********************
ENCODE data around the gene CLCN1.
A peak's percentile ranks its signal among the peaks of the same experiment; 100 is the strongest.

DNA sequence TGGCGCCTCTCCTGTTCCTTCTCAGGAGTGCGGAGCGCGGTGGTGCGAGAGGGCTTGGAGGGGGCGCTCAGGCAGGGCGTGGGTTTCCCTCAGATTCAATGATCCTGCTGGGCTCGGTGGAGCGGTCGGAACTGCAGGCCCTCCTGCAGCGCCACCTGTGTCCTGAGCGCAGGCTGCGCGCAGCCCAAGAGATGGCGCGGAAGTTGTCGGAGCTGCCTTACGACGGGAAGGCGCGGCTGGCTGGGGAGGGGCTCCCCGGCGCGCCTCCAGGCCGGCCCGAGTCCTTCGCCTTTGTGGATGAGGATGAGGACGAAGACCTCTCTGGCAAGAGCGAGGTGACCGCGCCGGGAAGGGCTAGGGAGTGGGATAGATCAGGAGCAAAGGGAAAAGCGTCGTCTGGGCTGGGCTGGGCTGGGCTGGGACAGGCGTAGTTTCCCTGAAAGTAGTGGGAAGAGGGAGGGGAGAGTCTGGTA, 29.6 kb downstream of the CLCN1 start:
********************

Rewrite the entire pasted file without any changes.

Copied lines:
ENCODE data around the gene CLCN1.
A peak's percentile ranks its signal among the peaks of the same experiment; 100 is the strongest.

DNA sequence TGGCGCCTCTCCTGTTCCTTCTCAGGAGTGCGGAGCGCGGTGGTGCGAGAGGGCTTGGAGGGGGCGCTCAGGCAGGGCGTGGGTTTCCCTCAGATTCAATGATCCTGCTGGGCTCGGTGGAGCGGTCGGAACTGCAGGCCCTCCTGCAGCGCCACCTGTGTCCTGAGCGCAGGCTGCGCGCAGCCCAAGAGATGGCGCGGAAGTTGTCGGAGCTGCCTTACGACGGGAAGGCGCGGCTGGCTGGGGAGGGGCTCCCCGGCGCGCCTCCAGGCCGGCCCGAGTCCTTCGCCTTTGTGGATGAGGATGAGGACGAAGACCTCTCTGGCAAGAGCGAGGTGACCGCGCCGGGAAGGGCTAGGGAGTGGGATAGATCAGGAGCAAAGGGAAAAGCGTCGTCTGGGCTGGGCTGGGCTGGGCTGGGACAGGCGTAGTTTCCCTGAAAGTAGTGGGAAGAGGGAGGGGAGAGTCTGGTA, 29.6 kb downstream of the CLCN1 start: